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Politics Wed, 12 Apr 2006

Press Statement by Arthur Kobina Kennedy

PRESS STATEMENT BY ARTHUR KOBINA KENNEDY (6th April, 2006)

Thank you for coming today.

In 2001, after twenty long years of struggle, our great party, the NEW PATRIOTIC PARTY peacefully took power from the NDC. That was the first time in our nation?s history that power had passed from one elected government to another. As one who had the honour to be part of that struggle, I know how hard party activists worked to get us that victory as well as the one in 2004. You walked the streets and the bush-paths. You spent time and energy advocating the principles and the candidates of our party. You spent your treasure without regards to your own needs. You refused to surrender your principles despite inducements and intimidation. For these reasons, my fellow Asonoma, you will occupy a place of honour in the history of our nation. Give yourself a big hand!

Our party and our nation thank you. In office, our party has made strides in areas like education, press freedom, road construction and improved reputation in the West Africa sub-region. Furthermore, macro-economic indicators point to encouraging growth in our economy. Despite these achievements by our government, the morale of our party?s membership remains rather low and needs to improve.

In the next few months or so, the government produced by, of, and for our party must pay significant attention to the rumblings in our ranks. In the future, the NPP government must accept more input from the party, both in appointments and policy-making; communicate better with our party and celebrate those whose sweat and toil brought us to our current heights. If our government and party do not pay more attention to our foot-soldiers, we are in danger of losing our majority in parliament and maybe the Presidency. In our current party-based democratic system, there can be probably no government without party. That is why the government can and must take care of the party.

While the achievements of the NPP government have been encouraging, we can and must do better at improving the material conditions of people?s lives. I have come here today to talk about our nation?s future. I am a Fanti, born in the Volta Region, educated in Ashanti, Greater-Accra and the Diaspora and with great friends from all regions of Ghana.

I grew up as a poor child who never had the privilege of meeting his father and was brought up by a single mother. My mother, Abena Atta Amissah?s struggle to educate and nurture her children left me with a deep and abiding respect for the central role of mothers in our lives and women in our nation?s success. I went to public schools and without the generosity of my government and the hard-work of our cocoa farmers, could never have had the education I had. That is why on moral grounds, I feel committed to the idea that our government must provide to every child willing to learn, access to affordable education.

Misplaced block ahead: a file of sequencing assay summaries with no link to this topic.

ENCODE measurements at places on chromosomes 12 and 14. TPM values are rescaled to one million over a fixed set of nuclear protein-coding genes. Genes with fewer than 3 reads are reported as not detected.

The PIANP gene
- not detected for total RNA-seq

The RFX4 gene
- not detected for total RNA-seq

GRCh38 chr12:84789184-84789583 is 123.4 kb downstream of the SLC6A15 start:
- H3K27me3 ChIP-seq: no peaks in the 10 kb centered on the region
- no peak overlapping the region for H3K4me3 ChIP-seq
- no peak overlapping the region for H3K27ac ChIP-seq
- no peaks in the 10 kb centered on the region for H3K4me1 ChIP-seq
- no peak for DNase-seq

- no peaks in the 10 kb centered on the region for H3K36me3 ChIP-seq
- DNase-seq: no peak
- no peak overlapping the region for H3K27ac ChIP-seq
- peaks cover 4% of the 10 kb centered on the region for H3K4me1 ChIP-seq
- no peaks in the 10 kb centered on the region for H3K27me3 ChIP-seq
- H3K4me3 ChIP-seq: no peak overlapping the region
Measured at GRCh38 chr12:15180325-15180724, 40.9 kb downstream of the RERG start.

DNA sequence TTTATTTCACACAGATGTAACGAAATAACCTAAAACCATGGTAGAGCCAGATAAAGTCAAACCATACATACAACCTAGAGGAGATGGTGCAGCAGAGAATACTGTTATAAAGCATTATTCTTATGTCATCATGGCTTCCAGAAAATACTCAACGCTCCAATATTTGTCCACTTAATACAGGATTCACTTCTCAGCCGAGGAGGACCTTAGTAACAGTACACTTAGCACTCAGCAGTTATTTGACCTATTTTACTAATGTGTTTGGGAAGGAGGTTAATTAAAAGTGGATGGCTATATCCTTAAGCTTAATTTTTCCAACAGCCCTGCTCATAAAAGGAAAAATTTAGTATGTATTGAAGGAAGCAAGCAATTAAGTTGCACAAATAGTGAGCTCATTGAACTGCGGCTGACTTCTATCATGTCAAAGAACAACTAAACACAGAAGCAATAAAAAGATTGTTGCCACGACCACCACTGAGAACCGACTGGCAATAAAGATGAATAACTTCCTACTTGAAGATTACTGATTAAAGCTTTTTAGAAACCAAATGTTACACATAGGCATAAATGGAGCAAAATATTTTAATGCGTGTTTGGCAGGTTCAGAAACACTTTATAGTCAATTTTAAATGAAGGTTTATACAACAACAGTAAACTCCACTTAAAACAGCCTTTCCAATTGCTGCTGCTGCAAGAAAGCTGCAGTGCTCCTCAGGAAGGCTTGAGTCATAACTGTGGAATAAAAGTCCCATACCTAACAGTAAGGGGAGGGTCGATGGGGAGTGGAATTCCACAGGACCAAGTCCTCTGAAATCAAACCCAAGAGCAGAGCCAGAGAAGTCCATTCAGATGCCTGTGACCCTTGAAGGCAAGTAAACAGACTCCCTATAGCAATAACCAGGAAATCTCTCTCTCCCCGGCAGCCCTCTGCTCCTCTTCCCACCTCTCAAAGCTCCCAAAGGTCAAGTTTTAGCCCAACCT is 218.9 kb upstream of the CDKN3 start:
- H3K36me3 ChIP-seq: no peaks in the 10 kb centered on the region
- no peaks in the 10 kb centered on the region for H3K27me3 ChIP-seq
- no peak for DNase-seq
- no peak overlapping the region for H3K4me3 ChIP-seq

In 1977, I worked for the Electoral Commission as a Registration Assistant. The following year, I campaigned for the ?NO? side in my first foray into politics

during the Unigov referendum and was heart-broken when we appeared to have lost. The next year, the ban on political parties was lifted and I joined the Popular Front Party. I walked the streets of Old Tafo, Kumasi, to campaign for Victor Owusu and was saddened when we lost. To this day, I remain convinced that we lost that election because we divided into the PFP and the UNC and helped the PNP to win.

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Within weeks of the PNDC coup in 1981, I wrote to condemn the excesses of the government and the curfew. As a student-leader, I helped to organize the protests against the PNDC for the murder of the three judges and retired Major Acquah. For my efforts, I was sacked and later re-admitted. From 1983 onwards, as NUGS President, I led student demonstrations demanding a return to constitutional rule. As a result of my part in this effort, I was forced to leave Ghana twice and on each occasion was accepted by the United Nations as a refugee. Before my exile, I worked closely with Mr. Dan Botwe and Mr. Asamoah Boateng, both of whom are current Ministers, Mr. J.N.A. Attoh and Mr. Sam Okudzeto of the Professional Bodies and others. When I was forced to relocate to North America, I did not abandon the struggle for democracy. I joined with Nana Wiafe, Agyenim Boateng, Mohammed Idris, Boakye-Agyarko Payin Essamuah and others to continue the struggle abroad. I wrote articles in support of democracy and when the ban was lifted, sent money to support my party both at the national and regional levels. In recognition of my commitment and efforts, I was asked to Chair a fund-raiser for and to introduce the then NPP Presidential candidate, Mr. JA Kufuor in 1996 and honoured by the Chicago Chapter of the North American branch in 1998. Therefore, I have served this party and this nation in significant ways. But I know, as you all do that politics is about the future, not the past.